Saturday, March 26, 2016

The Ascension

A musician colleague in my orchestra invited me to participate in a wonderful event this week: a multi-sensory meditation on the Holy Rosary featuring artwork by fifteen local artists and a performance of Heinrich I.F. Biber's complete Mystery Sonatas for scordatura violin, harpsichord and cello. Each artist was invited to choose a movement for inspiration. Each piece of artwork was then illuminated while that movement was beautifully performed by the trio at the evocative Marigny Opera House here in New Orleans.
I chose movement 12 of the Mystery Sonatas: The Ascension. [For additional inspiration, I used the music of Edward Elgar's The Apostles. Part 7 is titled The Ascension.]
The Ascension, 48"x48", acrylic on canvas, gold leaf and mixed media
I began with a brilliant, red/orange/violet underpainting and covered the 48" canvas with 5" patent gold leaf squares. After preparing the gold leaf, what followed were many, many layers of glazes in acrylic paint. molding paste, handmade papers and texturing techniques. The libretto for The Ascension is Christ's final words to the disciples. These are captured in calligraphy in the beams surrounding the imagery of the Holy Spirit, found at the top center of the painting. The additional calligraphy at the center, Alleluia, is the refrain sung throughout the movement and is done in gold leaf.
I hope you enjoy seeing these photos of my process...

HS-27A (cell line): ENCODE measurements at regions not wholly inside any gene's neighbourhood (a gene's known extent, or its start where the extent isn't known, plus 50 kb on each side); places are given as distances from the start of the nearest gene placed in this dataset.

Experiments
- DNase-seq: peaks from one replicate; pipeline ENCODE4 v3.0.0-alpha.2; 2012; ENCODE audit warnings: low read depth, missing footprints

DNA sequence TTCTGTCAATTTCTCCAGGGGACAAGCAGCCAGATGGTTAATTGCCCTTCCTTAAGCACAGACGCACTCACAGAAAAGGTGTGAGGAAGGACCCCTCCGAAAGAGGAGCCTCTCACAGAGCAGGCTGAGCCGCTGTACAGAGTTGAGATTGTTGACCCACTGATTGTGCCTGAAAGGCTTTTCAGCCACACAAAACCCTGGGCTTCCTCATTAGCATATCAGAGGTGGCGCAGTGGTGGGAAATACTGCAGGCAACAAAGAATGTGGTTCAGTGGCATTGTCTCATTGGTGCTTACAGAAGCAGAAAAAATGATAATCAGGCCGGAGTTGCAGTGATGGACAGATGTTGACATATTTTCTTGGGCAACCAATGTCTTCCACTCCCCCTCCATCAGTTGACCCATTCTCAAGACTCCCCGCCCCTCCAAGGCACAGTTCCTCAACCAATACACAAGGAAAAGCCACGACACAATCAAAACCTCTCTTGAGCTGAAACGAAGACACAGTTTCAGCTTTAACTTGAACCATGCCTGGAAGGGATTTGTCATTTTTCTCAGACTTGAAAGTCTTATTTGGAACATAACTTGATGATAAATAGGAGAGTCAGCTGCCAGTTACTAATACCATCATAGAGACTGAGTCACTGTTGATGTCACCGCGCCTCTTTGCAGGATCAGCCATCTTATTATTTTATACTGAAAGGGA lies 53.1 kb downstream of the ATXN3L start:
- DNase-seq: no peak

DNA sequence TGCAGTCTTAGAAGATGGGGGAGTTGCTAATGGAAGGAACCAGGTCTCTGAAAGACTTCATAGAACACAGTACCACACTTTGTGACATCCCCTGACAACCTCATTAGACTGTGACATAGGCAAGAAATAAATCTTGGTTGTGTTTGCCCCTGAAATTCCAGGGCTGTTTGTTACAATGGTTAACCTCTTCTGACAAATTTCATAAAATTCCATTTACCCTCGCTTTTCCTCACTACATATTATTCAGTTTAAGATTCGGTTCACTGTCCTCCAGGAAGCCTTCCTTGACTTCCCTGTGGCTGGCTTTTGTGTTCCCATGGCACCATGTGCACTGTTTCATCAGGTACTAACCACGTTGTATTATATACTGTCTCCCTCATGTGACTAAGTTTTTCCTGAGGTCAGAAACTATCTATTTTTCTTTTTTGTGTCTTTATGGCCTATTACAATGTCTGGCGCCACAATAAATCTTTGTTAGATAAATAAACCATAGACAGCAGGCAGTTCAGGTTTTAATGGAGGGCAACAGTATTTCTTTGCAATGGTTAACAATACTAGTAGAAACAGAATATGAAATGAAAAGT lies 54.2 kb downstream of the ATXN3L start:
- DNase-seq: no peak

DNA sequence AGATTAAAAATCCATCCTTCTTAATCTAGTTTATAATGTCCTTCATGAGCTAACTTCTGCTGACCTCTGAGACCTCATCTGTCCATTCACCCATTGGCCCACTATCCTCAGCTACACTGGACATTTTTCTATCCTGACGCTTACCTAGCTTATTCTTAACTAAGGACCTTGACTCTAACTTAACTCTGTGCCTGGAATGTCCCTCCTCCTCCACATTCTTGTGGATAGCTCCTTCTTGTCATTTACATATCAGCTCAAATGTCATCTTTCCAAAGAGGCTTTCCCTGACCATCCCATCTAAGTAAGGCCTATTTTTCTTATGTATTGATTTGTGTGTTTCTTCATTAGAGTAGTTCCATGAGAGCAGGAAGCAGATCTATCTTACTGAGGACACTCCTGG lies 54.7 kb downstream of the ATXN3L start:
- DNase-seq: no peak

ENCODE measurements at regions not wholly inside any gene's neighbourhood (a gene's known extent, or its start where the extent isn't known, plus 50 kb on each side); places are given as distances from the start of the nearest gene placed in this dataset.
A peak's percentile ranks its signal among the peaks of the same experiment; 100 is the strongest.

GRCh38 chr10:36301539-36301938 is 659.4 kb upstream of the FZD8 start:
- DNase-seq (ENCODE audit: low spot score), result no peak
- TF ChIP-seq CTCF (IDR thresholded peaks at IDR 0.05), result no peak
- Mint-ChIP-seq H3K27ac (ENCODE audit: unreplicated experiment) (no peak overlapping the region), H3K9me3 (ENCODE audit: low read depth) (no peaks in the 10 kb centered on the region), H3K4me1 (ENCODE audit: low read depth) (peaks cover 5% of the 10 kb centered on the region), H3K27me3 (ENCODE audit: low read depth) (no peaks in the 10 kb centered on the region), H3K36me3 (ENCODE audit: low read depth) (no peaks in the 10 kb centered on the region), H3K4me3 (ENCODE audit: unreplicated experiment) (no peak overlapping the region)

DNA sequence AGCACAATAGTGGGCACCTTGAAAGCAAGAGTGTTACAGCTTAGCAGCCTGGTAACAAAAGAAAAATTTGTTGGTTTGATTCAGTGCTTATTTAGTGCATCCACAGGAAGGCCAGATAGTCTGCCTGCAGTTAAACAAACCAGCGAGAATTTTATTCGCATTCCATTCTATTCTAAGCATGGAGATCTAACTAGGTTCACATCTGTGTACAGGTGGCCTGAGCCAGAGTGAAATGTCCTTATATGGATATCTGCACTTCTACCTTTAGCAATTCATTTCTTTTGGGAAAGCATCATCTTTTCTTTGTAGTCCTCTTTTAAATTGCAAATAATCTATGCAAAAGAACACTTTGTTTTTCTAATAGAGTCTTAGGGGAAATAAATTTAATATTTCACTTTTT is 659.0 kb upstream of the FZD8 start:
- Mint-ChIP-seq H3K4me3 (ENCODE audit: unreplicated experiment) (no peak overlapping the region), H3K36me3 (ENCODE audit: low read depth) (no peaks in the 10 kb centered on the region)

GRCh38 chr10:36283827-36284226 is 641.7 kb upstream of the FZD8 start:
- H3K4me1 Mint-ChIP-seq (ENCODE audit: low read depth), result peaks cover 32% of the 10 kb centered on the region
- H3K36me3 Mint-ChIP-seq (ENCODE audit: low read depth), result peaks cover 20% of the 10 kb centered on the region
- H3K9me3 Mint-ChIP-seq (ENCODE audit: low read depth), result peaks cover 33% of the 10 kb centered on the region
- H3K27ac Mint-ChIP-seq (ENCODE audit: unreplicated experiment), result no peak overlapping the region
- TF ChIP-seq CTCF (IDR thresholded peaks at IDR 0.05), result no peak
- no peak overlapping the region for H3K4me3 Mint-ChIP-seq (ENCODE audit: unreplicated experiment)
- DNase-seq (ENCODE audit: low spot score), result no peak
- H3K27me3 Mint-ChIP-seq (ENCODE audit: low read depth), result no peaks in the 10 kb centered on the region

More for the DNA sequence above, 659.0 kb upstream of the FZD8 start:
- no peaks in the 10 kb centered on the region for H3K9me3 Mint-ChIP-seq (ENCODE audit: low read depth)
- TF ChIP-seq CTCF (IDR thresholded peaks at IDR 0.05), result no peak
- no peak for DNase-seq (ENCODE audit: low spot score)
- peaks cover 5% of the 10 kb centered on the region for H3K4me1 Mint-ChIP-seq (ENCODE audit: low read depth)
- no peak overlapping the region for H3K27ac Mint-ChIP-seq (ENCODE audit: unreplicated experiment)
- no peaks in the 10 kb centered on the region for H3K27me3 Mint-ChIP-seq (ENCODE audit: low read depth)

The underpainting in acrylic

Ready to begin painting after applying the gold leaf

Layering begins

Adding the music and handmade papers

Glazing the canvas

Beginning to add color layers

More details

Adding handmade papers in layers for additional texture...

Work on definition

Adding gold leaf to Alleluia

The Ascension - FINAL piece with calligraphy

Friday, August 28, 2015

Grief: A Tribute to New Orleans

Grief: A Tribute to New Orleans, watercolor, 30x22"

The Sentinel

The Sentinel, watercolor, 17x13"
I painted this watercolor in the months following the devastation of the storm in New Orleans, ten years ago today. This is a scene from one of the many hundreds of thousands of homes that were destroyed by the federal levee failures in the city. Amidst the rubble, there were often many such "Sentinels" placed in front of people's houses...a teddy bear, a doll, a family photo, a religious statue, a sign...keeping guard over the remains of a family's destroyed properties and lives. Painted in tribute to my city of New Orleans.

Monday, April 13, 2015


Resurrection, 36x48", watercolor and sepia ink